Msaki goes live under lockdown
It may be an unusual time with some people left feeling like their hands are tied, but for East London singer Msaki the show is going on against all odds.
Msaki is among the SA artists who have adjusted and put social media to good use by holding virtual sessions for their listeners.
Though under lockdown to prevent the spread of coronavirus, the singer remains booked and busy.
It had taken realising the importance her music and presence played in society to get up and make do with what she had, she said.
“Before anything else, I’m a musician who is called to comfort and encourage, so it’s only natural that I would be available at times like this.
“Yes, we need to get paid but at the end of the day we have songs that came to us as gifts, and these songs need to be available to soothe and comfort people so that they don’t feel alone, whether there is a cheque or not,” Msaki said.
The singer is booked for a live session with the Eastern Cape Jazz Festival Virtual Concert on the festival’s Facebook page on April 22 from 8pm.
This, after a live lockdown session on 5fm with Nick Hamman on April 21 at 10am.
The past week has been eventful for the singer who performed on the Sweden South Africa Live Connection on Facebook Live on Tuesday evening, followed by another session with Naked Insurance on the same night on Instagram Live, and a Songs and Stories session with singer Zolani Mahola on Instagram Live on Thursday.
While some were paying gigs, others were free, Msaki said.
“My schedule is mixed between free shows that I do because I'm available and gigs that I get that pay.
“When people and brands see that you are doing something, they approach you and want to collaborate.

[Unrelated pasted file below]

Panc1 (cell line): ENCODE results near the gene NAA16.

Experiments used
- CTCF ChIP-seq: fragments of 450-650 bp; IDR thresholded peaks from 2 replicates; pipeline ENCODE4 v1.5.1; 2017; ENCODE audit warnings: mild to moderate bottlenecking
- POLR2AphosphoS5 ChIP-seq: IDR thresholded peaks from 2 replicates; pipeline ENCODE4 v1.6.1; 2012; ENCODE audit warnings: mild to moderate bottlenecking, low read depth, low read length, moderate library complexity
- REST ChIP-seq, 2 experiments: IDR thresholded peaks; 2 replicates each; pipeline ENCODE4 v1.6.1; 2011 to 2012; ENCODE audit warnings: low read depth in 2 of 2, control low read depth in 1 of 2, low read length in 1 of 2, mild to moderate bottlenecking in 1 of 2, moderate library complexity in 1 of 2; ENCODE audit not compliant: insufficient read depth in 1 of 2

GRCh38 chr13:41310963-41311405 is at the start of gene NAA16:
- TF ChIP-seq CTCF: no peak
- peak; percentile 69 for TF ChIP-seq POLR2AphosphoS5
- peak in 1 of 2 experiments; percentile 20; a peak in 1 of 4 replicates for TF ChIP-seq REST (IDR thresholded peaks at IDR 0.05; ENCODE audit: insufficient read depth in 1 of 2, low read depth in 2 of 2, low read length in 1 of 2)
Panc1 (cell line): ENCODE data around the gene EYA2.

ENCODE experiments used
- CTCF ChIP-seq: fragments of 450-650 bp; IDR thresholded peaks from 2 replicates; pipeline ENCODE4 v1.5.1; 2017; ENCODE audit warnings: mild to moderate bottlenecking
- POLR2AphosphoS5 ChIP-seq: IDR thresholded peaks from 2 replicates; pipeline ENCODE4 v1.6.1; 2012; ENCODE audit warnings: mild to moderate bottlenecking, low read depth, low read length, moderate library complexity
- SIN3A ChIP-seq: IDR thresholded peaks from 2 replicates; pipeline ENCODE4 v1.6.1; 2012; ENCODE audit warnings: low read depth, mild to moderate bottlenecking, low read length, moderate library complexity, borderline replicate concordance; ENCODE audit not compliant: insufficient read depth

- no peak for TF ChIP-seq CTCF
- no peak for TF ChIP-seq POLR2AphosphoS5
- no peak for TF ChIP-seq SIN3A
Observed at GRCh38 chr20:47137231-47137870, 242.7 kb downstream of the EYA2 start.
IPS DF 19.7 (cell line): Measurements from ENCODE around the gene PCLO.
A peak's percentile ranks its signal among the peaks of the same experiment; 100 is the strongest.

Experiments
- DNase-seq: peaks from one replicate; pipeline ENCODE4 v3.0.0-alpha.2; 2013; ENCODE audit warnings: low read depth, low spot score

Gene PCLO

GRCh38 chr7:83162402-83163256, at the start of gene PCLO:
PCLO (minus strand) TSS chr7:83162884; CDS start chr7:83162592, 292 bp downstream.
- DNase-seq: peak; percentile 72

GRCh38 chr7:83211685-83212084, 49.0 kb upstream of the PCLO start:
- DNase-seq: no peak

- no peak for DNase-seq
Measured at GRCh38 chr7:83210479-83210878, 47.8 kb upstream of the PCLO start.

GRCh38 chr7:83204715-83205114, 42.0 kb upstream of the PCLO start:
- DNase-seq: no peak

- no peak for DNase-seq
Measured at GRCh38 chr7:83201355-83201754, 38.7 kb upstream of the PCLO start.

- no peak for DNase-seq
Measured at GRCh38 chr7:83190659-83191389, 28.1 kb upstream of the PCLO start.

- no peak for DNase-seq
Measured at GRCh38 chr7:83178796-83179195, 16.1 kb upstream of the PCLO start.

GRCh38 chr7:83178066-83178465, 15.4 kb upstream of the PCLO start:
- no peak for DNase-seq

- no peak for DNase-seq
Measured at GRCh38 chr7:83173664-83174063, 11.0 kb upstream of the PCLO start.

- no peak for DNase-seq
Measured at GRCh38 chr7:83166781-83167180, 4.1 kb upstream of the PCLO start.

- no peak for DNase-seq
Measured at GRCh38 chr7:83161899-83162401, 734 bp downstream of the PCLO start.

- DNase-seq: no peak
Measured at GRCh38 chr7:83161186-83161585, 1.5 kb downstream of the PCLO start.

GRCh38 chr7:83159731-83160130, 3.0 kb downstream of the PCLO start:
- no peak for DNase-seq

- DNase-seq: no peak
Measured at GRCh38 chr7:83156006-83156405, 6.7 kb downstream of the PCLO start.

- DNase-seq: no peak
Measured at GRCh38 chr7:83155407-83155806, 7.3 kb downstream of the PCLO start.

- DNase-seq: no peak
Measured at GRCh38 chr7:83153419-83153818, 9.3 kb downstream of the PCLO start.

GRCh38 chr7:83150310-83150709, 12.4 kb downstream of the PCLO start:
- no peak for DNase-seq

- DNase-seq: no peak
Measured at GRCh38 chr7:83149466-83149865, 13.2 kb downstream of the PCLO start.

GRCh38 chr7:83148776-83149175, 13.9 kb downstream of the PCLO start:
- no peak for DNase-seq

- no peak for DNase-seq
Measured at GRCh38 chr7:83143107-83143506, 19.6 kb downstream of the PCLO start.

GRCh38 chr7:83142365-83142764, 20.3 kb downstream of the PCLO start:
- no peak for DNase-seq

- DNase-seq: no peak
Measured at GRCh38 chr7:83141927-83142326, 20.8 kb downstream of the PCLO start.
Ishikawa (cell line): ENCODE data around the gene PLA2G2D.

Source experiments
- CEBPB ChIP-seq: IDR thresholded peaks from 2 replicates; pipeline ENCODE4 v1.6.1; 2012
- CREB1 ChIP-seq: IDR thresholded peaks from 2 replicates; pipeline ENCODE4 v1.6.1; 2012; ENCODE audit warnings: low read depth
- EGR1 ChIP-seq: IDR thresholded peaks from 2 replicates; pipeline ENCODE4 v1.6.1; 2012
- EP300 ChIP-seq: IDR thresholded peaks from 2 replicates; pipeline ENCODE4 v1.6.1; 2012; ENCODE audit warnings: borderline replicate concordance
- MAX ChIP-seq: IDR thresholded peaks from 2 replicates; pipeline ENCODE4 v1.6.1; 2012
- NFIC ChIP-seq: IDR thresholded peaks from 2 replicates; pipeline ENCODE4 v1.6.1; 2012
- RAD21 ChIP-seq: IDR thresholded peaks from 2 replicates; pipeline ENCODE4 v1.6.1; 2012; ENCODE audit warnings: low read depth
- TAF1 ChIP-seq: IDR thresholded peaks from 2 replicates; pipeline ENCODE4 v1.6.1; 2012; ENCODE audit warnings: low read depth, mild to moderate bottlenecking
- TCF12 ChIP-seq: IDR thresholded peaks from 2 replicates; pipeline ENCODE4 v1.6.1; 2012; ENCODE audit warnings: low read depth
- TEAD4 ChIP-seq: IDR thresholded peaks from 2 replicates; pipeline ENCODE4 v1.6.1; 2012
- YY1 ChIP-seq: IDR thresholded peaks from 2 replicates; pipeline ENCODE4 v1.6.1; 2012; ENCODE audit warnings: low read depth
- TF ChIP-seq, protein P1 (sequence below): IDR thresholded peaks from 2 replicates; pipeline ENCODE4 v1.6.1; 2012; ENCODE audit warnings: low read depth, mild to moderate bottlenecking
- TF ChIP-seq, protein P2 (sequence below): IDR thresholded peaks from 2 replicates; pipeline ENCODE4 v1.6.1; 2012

“In my case, because I decided to show up and be there for people emotionally, despite being overwhelmed by the situation myself, brands showed up for me financially,” she said.
With many people facing financial constraints due to the lockdown, most artists avoided charging viewers for the virtual shows, but all one needed to do was ask, Msaki said.
“The other thing is that we don’t ask.
“We avail ourselves and our art to be there for people emotionally during this time, and if we just ask for financial support on our side, there are people who may be willing to pledge something as they would with our physical concerts.
“So, set up a show and ask your supporters to purchase tickets online to support you,” Msaki advised.
Eastern Cape Jazz festival founder Mlindi Ntloko said he approached Msaki in a bid to sensitise and educate local community members through infotainment.
“It is important at this time that we show our community members that we are at home and individuals such as Msaki — one of their favourite artists — are at home, obeying lockdown regulations.
“Through this, we can motivate the public to endure and stay home,” Ntloko said.
Msaki said she would share some of her old and new music during the Eastern Cape Jazz Festival Virtual Concert.
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